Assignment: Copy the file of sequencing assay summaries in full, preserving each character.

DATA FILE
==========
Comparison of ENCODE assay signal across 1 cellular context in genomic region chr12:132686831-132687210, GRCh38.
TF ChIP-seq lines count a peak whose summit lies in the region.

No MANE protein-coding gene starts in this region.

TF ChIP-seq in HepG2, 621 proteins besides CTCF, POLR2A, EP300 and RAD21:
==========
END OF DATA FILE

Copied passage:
Comparison of ENCODE assay signal across 1 cellular context in genomic region chr12:132686831-132687210, GRCh38.
TF ChIP-seq lines count a peak whose summit lies in the region.

No MANE protein-coding gene starts in this region.

TF ChIP-seq in HepG2, 621 proteins besides CTCF, POLR2A, EP300 and RAD21: